Anna Chu serves as the Vice President for Income Security and Education, where she oversees the Center’s work in lifting women and families out of poverty and eliminating barriers in education. Prior to joining the Center, Ms. Chu served as the Vice President of Policy and Research at the Center for American Progress (CAP) Action Fund, leading its economic justice advocacy work, and was previously the Director of CAP’s Middle Out Economic Program. Ms. Chu has also served as the Policy Director for the Democratic Senatorial Campaign Committee, and has spent time on Capitol Hill as Policy Advisor for the House Democratic Caucus. After attending the University of Southern California Law School, Chu began her career as a law clerk to former Chief Judge Jane A. Restani in her sittings before the U.S. Court of International Trade and in six different federal appellate courts. Following this, Chu spent time as an attorney at Paul Hastings, Janofsky & Walker LLP.
About Tax March
Not One Penny in Tax Cuts for Millionaires, Billionaires, and Wealthy Corporations
The Tax March is a growing national movement that extends far beyond one day of marching. Led by everyday Americans who are tired of paying into a system that is rigged in favor of the super-rich, the Tax March movement maintains that any reform to the tax code should be about closing loopholes for the wealthy and big corporations and building an economy that invests in working families.
But before any serious discussion about tax reform can begin, the American people deserve to see what’s in President Trump’s tax returns so we know for sure if he’s fighting for us, or just billionaires like himself.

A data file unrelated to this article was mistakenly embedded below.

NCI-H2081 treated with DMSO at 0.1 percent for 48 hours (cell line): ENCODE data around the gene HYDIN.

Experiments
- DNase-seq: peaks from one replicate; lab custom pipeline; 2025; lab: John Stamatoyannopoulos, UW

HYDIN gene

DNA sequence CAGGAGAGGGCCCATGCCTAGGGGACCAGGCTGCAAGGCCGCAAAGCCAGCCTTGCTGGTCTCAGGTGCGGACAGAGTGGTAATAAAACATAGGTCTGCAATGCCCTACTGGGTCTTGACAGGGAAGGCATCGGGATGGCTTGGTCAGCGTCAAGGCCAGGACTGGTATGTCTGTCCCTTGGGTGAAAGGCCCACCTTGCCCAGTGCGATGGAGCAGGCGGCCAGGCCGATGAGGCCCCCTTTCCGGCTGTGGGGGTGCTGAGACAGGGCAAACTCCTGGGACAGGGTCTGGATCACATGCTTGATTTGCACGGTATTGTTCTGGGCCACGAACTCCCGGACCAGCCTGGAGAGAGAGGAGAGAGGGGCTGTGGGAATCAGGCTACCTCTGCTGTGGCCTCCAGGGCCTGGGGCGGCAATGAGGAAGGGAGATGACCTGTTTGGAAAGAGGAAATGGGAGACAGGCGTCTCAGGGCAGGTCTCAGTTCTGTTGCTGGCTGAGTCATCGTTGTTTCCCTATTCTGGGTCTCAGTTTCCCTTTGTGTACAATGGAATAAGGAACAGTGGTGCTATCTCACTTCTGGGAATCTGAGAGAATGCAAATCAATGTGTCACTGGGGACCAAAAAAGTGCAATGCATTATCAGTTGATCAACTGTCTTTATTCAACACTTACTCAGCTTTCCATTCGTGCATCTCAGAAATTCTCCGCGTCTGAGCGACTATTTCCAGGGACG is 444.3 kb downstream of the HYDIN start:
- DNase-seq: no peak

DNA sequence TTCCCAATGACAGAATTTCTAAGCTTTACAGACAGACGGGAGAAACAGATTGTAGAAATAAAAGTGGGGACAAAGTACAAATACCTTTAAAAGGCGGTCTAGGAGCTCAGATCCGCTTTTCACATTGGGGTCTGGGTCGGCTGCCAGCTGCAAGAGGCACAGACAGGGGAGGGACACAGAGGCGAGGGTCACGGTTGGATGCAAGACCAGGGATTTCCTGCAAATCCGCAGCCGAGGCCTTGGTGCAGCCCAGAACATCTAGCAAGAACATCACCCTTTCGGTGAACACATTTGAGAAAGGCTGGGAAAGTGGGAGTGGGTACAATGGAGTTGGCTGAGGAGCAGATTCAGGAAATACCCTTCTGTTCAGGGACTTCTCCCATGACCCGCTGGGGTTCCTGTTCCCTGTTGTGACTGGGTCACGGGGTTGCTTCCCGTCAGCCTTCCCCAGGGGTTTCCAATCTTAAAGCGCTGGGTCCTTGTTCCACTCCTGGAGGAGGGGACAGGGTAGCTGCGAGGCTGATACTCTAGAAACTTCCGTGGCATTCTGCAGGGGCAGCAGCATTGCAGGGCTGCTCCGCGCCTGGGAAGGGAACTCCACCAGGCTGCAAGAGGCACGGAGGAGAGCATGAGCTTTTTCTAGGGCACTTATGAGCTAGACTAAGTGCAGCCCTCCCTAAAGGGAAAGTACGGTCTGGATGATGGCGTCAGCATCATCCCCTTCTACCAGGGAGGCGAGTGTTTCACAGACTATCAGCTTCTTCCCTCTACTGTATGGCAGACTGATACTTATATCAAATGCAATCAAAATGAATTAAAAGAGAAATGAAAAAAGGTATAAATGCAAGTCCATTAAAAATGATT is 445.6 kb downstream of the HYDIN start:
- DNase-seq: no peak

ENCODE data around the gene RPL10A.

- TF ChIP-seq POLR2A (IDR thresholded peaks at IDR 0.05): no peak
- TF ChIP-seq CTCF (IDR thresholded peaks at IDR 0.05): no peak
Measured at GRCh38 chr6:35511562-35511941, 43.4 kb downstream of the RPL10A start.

With a coalition of more than 70 partner organizations and an executive committee of some of the country’s top social justice leaders and policy experts, the Tax March will continue to fight for a fair economy that works for us all. Through on-the-ground organizing nationwide, representation in town halls, and amplification on social media and in the press, the Tax March will ensure that President Trump and Congress hear us loud and clear: A true tax reform plan has not one penny in tax cuts for millionaires, billionaires, and wealthy corporations.
As Vice President of Policy and Research, Tamara is responsible for developing and advancing the organization’s goals through research, idea generation and policy development. Tamara is a member of the Demos Executive Team helping to develop and drive the strategic direction of the organization. She is the author of two ground-breaking books: Sleeping Giant: How America’s New Working Class Will Transform America (2016) and Strapped: Why America’s 20- and 30-Somethings Can’t Get Ahead (2006), both published by Doubleday. A member of the Demos team since 2001, Tamara developed the organization’s groundbreaking work on household indebtedness, college affordability and the economic challenges facing young people.
Tamara‘s research has been covered by dozens of newspapers and magazines including the New York Times, Washington Post, Newsweek, BusinessWeek, Chicago Tribune, Wall Street Journal and USA Today. Her writing has appeared in The Hill, The San Francisco Chronicle, The American Prospect, The Boston Globe and The Boston Review. She is a frequent television commentator and has appeared on the Colbert Report, Today Show, CNN, Fox News, 20/20, MSNBC and many others.
Indivar Dutta-Gupta is Co-Executive Director at the Georgetown Center on Poverty and Inequality where he works to develop and advance ideas that promote economic security and opportunity in the United States. His prior work includes positions as a consultant to foundations and nonprofits, at the Center on Budget and Policy Priorities, and with the U.S. House of Representatives Ways and Means Committee. Throughout his career, he has work to advance research and policy that advance social justice.
Nicole Gill is the Executive Director of Tax March and Campaign Director at The Hub Project, where she works with coalitions to advance economic campaigns focused on helping working families. Most recently she organized the April 15 Tax March movement with more than 125,000 participants in more than 200 communities around the country. Prior to joining The Hub, Nicole was a vice president at SKDKnickerbocker where she oversaw communications campaigns for advocacy groups and coalitions. Nicole also worked for a number of years on SKDK’s paid media team, making political ads for candidates and referendums including New York Attorney General Eric Schneiderman and the campaigns to pass marriage equality in New York and Washington.